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'Culture Jam' slams commercial culture

If you listen to Kalle Lasn, founder of Adbusters magazine and author of "Culture Jam: The uncooling of America," the average American gets about 3,000 advertising messages every single day.

If you listen to Kalle Lasn, founder of Adbusters magazine and author of "Culture Jam: The uncooling of America," the average American gets about 3,000 advertising messages every single day.
At the same time, we plop ourselves in front of mass media, watching nature shows instead of going hiking, while we get fatter. We surf the Net rather than meet our neighbors for coffee; we absorb act after act of violence and gratuitous sex on television. Then we order a pizza.
Lasn, as you might guess, is waging war against all this. He's fighting a guerrilla war against commercialism, and he wants to recruit you. Don't brush him aside too readily.
The litany of evils Lasn recounts is staggering: Children sent home from school because they wore a logo for Brand X soda when it was "Brand Z Day" at the school; children unable to relate in any meaningful way to their families on vacations because, "unplugged," they go through something akin to physical withdrawal; a nation of girls so body-image obsessed it's killing them and a nation of boys whose steady diet of supermodels has numbed their libidos to everything but.
Can it really be true that a company is working on space-based advertising visible from Earth? If so, it gives new meaning to the term "captive audience."
Lasn also holds up the growing specter of corporate power, which he says is buying off governments and feeding the culture of overconsumption that may rather quickly choke the planet on its own waste.
This is a book for a wide range of people: Those concerned with TV violence or campaign finance reform will find useful information. So will those worried about the economy or mental health or the safety of children in schools or the plight of the environment.
Lasn's magazine, Adbusters, is involved with a number of movements that may or may not have penetrated your consciousness in the meme war. From days without television to Buy Nothing Day (celebrated annually the day after Thanksgiving) to a movement to invoke the corporate death penalty on corporations that break the law repeatedly, these salvos are meant to raise consciousness and start a groundswell.
And "Culture Jam" is all the background information you need to see why.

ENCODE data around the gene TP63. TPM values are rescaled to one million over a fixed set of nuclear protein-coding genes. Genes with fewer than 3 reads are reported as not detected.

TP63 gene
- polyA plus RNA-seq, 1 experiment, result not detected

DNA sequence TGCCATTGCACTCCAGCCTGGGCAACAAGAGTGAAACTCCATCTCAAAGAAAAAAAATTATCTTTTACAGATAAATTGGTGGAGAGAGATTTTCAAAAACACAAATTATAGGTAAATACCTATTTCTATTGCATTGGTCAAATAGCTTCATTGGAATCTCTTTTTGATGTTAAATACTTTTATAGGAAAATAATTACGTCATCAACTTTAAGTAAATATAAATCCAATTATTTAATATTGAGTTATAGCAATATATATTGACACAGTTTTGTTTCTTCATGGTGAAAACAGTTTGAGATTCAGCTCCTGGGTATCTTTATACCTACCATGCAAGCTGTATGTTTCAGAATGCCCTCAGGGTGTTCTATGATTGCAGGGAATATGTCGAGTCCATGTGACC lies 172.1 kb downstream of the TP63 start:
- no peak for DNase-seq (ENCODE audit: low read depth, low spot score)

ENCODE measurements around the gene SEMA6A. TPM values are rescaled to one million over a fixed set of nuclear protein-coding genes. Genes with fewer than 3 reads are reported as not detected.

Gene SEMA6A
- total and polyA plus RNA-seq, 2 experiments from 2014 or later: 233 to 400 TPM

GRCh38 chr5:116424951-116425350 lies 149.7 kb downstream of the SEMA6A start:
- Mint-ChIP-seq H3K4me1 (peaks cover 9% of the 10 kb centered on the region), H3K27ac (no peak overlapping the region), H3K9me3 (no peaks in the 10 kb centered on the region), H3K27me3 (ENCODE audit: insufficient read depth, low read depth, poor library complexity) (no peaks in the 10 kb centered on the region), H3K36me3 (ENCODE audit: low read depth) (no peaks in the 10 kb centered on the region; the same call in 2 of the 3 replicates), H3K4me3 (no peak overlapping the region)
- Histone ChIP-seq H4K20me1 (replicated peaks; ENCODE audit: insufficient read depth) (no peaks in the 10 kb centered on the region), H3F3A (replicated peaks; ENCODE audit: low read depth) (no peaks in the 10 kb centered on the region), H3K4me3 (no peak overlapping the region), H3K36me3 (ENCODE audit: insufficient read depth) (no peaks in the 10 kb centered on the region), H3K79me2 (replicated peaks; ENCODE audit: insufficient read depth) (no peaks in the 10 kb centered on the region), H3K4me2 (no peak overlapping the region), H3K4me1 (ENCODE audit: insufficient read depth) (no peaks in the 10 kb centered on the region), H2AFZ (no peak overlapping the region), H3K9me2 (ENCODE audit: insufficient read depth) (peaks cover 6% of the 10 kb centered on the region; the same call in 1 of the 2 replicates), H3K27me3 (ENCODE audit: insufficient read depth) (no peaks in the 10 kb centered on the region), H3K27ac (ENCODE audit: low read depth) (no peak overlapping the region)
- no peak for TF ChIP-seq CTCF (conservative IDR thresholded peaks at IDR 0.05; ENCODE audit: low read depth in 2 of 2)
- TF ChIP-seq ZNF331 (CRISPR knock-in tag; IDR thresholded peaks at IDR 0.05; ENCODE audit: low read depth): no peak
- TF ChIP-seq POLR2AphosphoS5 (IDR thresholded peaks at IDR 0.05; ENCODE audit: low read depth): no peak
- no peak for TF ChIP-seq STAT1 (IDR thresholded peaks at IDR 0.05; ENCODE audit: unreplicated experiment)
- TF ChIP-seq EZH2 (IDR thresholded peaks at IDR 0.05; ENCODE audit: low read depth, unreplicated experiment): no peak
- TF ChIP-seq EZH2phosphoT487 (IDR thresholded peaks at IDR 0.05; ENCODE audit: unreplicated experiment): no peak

All advocacy books like this follow a pretty standard format, no matter what the politics of the author. Whether it's bashing Clinton or the meat industry or welfare or Big Oil, it goes something like this: 1) You give an overall outline of the evils of whatever it is you're against. 2) You expand on each aspect of that bogeyman, complete with whatever damning statistics, quotes and conjecture you can come up with. 3) (optional) Show how things are starting to come around to the way you want them or why they're bound to get worse if somebody doesn't do something. 4) Explain why your way is the one to right the ship.
Can you tell I'm a little jaded?
"Culture Jam" follows exactly that format to the letter. It could be used as a template. The four parts listed above are labeled "Autumn," "Winter," "Spring" and "Summer."
It's rage-against-the-world tone is a little strident for my taste, but that's personal preference.
Like the standard advocacy book, this one is loaded with statistics and iscopiously footnoted. However, watch for this trick: While some sources are known entities like Scientific American, the Atlantic Monthly, the Wall Street Journal and JAMA, others are just other advocacy books like his.
Getting a quote from, say, Abraham Lincoln this way means it's a secondhand source, i.e. if you go to the book cited, you'll probably find another footnote, hopefully to the primary source, but who knows? It could go on forever into some research black hole. It may not even be true.
The mark of a well-researched book is the use of exclusively or almost exclusively primary sources, and that's an area where "Culture Jam" could be improved.
None of that means Lasn doesn't make good points; it only means you should be careful, good advice anyway. Much of this book rang very much true to me.
What's even better, Lasn writes in an entertaining style -- what you'd expect from someone fighting a meme war -- and it's just around 200 pages of copy, so it's an easy read. I tackled the thing in a single night.
If you want to know where all the fuss about globalization and commercialization and multinational corporations and Calvin Klein is coming from, "Culture Jam" is as broad and coherent an introduction as I've found.
So ... fundamentalist right winger? pinko? anarchist? tree hugger? Chances are you'll find something of value here. If you're just a mainstream American, don't be afraid -- that bubble bursting as you read "Culture Jam" doesn't so much hurt as surprise you.
Kyle Eller is news editor at the Budgeteer News. Contact him at 723-1207 or at kyle.eller@duluth.com .

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